Saturday, September 23, 2006

From fire alarm to fascism

A fire alarm and office evacuation at work on Friday reminded of the capacity for profound evil that lurks just below the surface in humankind. Once granted the authority bestowed by a fire warden's jacket, normally mild-mannered and obsequious people can become frightening tyrants, barking orders and becoming blind to reason or sense.

It reminded me of the Stanley Milgram experiements conducted in the early 60s. The subjects were told they were part of an experiment in learning - they were made 'teachers' and required to administer ever increasing electric shocks to 'learners', as they answered questions incorrectly. In fact, the shocks were fake, the learners were actors and the subject of the experiment was the obedience of the teachers to authority demanding that they inflict pain and potential death on others. In the variations and repetitions of the experiments, some 60-70% of subjects were prepared to administer fatal shocks to the learners - a most frightening result, and one of the most persuasive explanations for the evil-doing capacity of totalitarian regimes.

Milgram's experiments were done to test the war crimes defence "I was only obeying orders". The 'superior orders' defence remains problematic, but I think the fire-warden effect may go beyond this - in that the role seems to select those for whom authority and its potential for abuse is a thrilling, though mercifully rare, experience. These are the people to watch out for...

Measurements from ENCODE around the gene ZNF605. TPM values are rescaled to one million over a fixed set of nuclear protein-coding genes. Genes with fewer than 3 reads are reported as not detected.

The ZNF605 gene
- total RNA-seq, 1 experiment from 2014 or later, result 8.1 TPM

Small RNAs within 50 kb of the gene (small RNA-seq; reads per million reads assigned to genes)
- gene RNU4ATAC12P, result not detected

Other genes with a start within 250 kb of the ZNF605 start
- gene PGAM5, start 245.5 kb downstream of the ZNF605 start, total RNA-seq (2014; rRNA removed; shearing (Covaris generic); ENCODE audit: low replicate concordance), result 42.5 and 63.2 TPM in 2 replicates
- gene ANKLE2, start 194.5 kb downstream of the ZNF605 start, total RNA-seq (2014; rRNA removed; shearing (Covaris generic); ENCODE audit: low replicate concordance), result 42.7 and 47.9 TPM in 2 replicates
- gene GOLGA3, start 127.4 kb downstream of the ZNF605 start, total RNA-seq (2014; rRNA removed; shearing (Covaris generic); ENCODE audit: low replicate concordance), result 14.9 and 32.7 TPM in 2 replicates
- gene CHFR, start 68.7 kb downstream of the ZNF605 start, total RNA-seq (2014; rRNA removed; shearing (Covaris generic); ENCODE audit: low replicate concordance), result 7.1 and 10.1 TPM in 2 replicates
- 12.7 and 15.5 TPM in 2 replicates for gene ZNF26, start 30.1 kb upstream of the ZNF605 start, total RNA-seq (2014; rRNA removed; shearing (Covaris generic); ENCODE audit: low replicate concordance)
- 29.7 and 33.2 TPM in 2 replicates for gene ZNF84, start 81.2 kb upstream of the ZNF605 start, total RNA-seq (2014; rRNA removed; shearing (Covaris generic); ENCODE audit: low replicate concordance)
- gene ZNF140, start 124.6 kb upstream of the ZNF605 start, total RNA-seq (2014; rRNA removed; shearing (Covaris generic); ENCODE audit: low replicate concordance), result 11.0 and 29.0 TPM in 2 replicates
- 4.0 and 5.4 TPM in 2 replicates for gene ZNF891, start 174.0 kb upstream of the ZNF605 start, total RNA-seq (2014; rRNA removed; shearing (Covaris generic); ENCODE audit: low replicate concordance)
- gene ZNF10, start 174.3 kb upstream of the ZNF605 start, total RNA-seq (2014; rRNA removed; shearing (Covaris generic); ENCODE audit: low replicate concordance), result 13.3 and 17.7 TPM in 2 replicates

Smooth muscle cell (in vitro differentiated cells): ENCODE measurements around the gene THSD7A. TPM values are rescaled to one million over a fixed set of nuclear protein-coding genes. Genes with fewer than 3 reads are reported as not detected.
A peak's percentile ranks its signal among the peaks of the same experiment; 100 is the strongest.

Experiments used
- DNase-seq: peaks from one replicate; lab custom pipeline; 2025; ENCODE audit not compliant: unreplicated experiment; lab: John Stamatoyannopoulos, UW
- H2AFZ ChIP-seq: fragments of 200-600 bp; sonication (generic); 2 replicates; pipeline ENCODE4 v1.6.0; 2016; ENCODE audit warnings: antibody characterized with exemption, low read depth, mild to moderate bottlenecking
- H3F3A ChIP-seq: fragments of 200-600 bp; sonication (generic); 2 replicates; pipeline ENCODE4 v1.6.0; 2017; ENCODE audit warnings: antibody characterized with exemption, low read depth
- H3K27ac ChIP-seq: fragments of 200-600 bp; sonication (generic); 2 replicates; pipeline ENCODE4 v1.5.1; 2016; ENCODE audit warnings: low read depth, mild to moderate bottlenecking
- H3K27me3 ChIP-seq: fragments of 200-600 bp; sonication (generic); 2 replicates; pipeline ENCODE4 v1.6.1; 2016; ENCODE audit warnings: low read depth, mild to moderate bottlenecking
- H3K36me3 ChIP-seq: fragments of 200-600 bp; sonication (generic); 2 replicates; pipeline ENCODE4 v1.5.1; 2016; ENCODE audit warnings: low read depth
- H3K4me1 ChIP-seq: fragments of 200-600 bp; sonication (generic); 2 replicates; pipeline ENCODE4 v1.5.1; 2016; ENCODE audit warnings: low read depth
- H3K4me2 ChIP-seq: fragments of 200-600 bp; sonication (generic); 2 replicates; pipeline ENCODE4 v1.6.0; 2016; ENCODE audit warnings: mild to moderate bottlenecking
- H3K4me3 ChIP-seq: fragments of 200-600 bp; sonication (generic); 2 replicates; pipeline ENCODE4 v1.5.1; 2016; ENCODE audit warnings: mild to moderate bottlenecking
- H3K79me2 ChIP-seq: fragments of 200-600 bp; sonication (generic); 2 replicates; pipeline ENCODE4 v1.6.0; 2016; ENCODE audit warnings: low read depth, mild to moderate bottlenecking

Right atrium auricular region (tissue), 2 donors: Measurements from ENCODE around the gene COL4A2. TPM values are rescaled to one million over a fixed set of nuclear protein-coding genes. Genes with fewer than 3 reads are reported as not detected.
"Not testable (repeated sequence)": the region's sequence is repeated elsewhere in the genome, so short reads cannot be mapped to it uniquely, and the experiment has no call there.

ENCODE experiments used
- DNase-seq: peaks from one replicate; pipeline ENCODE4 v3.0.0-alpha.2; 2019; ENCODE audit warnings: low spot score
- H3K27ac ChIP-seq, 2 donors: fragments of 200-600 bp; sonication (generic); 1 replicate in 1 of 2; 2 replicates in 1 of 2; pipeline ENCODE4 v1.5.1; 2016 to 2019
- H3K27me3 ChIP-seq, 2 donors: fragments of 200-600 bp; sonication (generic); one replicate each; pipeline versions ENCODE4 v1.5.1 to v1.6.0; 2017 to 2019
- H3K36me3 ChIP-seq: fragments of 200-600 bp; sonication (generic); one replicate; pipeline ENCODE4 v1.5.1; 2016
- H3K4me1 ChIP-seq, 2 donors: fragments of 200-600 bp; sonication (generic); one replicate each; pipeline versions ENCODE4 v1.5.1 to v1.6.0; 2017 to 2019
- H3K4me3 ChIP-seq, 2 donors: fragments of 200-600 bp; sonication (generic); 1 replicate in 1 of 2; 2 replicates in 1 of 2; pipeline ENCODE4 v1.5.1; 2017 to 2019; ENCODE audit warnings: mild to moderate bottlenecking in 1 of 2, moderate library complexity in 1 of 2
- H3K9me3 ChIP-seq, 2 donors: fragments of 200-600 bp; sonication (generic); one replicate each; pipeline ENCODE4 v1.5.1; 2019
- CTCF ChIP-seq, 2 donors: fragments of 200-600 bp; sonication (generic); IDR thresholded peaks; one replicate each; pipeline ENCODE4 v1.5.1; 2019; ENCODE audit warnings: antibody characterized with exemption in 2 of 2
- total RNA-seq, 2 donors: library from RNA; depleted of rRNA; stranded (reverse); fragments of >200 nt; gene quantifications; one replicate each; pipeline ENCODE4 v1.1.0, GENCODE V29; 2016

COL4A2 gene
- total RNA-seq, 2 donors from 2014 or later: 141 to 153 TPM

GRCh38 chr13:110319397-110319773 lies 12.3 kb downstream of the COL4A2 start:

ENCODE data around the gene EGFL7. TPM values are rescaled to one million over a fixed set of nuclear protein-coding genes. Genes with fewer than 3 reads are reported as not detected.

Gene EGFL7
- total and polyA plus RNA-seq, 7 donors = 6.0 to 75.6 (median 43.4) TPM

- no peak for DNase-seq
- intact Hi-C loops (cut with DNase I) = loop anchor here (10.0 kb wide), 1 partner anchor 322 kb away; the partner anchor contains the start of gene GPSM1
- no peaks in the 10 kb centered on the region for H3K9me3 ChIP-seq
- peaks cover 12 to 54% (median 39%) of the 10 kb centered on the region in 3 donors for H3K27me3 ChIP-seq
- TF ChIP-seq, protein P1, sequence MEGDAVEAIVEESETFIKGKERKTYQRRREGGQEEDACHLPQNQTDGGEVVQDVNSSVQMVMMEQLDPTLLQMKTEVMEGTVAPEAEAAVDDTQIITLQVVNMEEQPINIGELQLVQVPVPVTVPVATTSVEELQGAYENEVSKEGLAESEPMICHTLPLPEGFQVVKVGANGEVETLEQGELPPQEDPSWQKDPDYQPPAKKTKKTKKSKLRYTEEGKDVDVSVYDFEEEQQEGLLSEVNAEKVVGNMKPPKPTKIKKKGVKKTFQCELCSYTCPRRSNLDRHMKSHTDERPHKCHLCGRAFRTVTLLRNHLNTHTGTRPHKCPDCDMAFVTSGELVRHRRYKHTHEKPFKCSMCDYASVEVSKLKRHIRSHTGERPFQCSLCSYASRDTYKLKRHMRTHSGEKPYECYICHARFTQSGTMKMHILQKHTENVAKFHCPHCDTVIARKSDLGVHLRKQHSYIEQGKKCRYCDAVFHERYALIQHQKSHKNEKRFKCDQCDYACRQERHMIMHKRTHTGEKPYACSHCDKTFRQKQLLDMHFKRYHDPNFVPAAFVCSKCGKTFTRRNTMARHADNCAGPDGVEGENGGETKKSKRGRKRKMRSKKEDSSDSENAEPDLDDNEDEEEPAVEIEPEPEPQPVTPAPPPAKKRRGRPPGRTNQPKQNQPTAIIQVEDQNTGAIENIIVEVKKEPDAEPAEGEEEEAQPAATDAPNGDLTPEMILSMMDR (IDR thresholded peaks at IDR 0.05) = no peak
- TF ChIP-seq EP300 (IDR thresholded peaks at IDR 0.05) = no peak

Anonymous said...

Clive I think you are being rather harsh on people who try to improve H&S.

In the event of a fire it is important that people do the right thing. If you don't the chances are you end up dead!

The Agency trains firewarden so they know what to do. In order to save lives the correct action must be taken quick. Most people do not do the correct thing out of instinct. I can personally remember a Director of the Agency trying to do something that would probably have resulted in not him but other staff ending up dead if the alarm had actually been a fire and I had not shouted at him. In the event workmen had hit a cable and there was not a fire, but no one knew.

Yes I am certain you find firewarden irritating but they are trying to stop you killing yourself and others - you should be grateful.

Clive Bates said...

Yes, of course... who wants to die in agony of burns, asphyxiation etc...? There is, as you say, a reputable defence for firewardens...

But perhaps there is also a deeper darker truth about the role that reveals, in some, a potent craving for the trappings of authority, joy in the frisson of emergency security state and a ferocious will to power. Against this, we must be vigilant.

For others I guess it's an altruistic, self sacrificing endeavour to keep people out of harm's way. For this, we must be grateful.